What kind of herbs to use
I love the flavor combination of using different fresh herbs. For this recipe, I used fresh parsley, fresh basil, and scallions. Fresh herbs really give this recipe a fresher taste (no surprise there!). If you must, use a pinch or two of dried herbs, such as dried basil, dried parsley, and/or dried oregano.
I like to put half the herbs on the matzo (or on any other food) before baking, and then garnish with more fresh herbs right after it’s done baking. This way you get some baked-in flavor, and then the heat of the just-baked matzo helps release some of the aroma from the fresh herb garnish. The best of both worlds.
Cheesy matzo appetizer or meal
This cheesy Mediterranean matzo can be served as an appetizer or as a full meal, such as for brunch or lunch. If you’re going the appetizer route, break the matzo into 4-6 pieces after it is baked so everyone can have a piece or two. If you’re making these for brunch or lunch, then one matzo per person is a good serving size.
Do NOT try to break the matzo into smaller pieces before cooking it – if you’ve had matzo before then I am sure you know that it crumbles and breaks randomly, not into the shape you intended to break the matzo, but into whatever shape it feels like breaking into.
The matzo will cooperate once it bakes and then you can cut it into small little square pieces.
Looking for MORE matzo recipes and easy Passover recipes?
Give these two super easy desserts a try:
Looking for other ways to use up leftover matzo?
- Dip matzo and fresh fruit into this no-bake key lime pie cheesecake dip
- Make this fig and goat cheese flatbread recipe using matzo instead of the flatbread dough
- Dip matzo into this roasted eggplant dip with beets
Did you enjoy this recipe? Then share it with a friend on Facebook and save it for later on Pinterest:
- 2 matzo squares
- 2-3 tablespoons pesto (optional, for more flavor)
- 1/2 cup shredded cheese, such as mozzarella, Gruyere, white cheddar, or a blend of cheeses
- 1/2 red onion, thinly sliced
- 1/2 cup marinated artichokes, drained and roughly chopped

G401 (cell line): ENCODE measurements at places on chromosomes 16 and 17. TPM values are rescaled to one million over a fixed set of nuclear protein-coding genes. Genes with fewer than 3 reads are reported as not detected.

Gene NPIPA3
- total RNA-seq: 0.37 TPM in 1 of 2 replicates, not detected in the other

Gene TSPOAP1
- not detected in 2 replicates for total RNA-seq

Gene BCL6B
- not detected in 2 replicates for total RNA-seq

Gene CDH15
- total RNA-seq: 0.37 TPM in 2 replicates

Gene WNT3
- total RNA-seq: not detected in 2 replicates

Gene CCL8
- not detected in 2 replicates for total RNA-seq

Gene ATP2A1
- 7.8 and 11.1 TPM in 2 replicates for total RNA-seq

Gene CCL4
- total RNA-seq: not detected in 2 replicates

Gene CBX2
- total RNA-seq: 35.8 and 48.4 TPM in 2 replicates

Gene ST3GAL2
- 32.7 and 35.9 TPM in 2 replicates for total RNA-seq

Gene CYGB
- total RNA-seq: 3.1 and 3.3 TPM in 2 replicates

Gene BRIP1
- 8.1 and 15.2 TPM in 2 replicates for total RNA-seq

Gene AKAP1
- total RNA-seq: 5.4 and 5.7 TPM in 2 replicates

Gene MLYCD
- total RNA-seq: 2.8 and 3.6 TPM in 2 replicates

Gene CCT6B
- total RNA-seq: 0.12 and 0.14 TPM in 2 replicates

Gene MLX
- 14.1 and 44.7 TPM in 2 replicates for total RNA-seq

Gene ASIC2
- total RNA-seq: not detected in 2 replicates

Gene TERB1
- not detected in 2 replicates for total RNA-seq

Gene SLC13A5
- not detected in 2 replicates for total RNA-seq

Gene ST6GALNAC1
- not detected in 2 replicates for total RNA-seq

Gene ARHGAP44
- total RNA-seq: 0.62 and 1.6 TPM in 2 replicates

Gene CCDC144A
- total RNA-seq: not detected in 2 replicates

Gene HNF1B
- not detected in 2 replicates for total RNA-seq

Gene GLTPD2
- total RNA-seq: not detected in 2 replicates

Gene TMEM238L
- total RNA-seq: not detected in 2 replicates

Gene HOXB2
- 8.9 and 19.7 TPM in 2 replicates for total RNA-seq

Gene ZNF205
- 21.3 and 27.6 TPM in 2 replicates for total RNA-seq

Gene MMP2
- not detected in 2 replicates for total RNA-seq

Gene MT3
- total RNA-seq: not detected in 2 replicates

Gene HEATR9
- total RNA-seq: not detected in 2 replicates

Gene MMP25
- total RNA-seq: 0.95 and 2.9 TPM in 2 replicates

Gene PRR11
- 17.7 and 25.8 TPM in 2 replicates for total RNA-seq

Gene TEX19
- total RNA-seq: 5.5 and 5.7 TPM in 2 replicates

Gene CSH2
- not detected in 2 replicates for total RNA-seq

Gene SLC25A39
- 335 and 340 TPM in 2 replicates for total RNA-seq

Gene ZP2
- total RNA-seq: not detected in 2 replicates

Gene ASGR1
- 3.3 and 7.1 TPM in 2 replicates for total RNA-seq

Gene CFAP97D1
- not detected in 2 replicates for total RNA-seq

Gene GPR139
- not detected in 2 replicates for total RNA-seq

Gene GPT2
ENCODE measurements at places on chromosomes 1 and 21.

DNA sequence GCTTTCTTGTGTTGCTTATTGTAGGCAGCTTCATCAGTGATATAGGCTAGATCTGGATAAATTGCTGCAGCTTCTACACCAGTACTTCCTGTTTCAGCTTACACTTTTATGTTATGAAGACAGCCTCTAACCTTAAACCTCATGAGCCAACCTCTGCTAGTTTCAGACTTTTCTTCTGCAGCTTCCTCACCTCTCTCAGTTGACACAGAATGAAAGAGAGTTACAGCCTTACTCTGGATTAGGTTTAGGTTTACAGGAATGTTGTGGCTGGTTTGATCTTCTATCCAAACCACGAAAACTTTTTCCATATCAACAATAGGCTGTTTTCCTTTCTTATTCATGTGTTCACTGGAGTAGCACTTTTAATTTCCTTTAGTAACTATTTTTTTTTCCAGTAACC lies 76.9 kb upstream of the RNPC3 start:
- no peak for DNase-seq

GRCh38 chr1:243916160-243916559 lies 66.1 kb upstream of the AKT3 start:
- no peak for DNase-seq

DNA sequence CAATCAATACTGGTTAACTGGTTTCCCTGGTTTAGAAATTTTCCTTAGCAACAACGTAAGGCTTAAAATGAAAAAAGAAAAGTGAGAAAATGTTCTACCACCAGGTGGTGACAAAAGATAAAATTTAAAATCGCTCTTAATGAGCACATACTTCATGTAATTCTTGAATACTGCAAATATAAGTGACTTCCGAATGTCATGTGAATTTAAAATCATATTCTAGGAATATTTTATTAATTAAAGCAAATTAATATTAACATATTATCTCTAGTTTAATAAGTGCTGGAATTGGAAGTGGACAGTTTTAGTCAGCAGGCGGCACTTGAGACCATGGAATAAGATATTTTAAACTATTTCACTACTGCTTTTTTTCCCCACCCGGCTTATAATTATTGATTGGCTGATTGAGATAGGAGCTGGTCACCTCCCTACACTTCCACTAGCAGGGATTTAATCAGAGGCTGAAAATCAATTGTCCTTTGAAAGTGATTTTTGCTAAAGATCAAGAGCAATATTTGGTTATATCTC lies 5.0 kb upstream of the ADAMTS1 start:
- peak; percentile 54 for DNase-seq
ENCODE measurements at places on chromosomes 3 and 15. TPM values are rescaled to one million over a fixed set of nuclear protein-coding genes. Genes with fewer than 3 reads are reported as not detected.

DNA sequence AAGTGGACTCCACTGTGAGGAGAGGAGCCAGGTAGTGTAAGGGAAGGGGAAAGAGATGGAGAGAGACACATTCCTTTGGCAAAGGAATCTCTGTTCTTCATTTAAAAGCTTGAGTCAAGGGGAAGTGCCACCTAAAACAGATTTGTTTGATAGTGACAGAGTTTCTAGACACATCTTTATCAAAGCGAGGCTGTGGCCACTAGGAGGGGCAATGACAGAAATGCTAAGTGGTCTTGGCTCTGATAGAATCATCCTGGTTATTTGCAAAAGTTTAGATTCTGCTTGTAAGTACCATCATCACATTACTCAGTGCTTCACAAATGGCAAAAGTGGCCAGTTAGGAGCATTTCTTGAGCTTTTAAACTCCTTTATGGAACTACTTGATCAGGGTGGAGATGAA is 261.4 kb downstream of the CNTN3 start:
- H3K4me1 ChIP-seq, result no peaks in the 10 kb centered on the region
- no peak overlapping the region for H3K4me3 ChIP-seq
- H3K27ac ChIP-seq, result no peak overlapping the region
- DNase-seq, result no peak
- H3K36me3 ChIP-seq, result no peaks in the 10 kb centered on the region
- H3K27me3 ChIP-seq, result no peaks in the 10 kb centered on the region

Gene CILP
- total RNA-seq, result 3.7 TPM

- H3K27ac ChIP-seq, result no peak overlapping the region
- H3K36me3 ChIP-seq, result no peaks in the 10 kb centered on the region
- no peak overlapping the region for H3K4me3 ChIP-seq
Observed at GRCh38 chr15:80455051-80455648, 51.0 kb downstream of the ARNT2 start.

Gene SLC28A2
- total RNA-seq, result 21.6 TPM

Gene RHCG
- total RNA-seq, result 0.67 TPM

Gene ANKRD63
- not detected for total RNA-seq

- 1/2 cup olives, sliced
- 1/4 cup sun dried tomatoes, roughly chopped (see notes)
- 1/4 cup crumbled feta cheese
- 2 teaspoons capers, drained
- 2 tablespoons fresh herbs, such as parsley leaves or basil
- Preheat oven to 350F.
- Spread the pesto over each matzo (if using pesto). Sprinkle half the shredded cheese over each matzo. Spread the rest of the ingredients over the matzo, saving some fresh herbs for garnish.
- Bake for 10-15 minutes at 350F, or until the shredded cheese melts and the edges of the matzo turn golden brown.
- Remove from heat, garnish with fresh herbs, and gently break the matzo into halves or quarters for serving.
- Do NOT try to break the matzo before baking! It will crack and crumble. After it bakes, it will be very easy to break into halves or quarters because the cheese and pesto (if using pesto) will soften the matzo a bit and make it easier to break or cut
- The pesto is optional - it adds more flavor
- Sun-dried tomatoes are the softest when they are soaked in water or oil instead of stored dry. If you're using dry sun dried tomatoes, soak them in warm water for 5-10 minutes, then drain and roughly chop for this recipe
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Serving Size:1 matzo
Amount Per Serving: Calories: 549Total Fat: 38gSaturated Fat: 17gTrans Fat: 1gUnsaturated Fat: 17gCholesterol: 88mgSodium: 1092mgCarbohydrates: 30gFiber: 5gSugar: 5gProtein: 25g
The nutritional information displayed is just an estimate, assuming 2 servings (1 baked matzo per serving) and will vary depending on the actual ingredients and brands used and the exact amounts used. Please consult with a dietitian or nutritionist if you are actually tracking nutritional information for health reasons.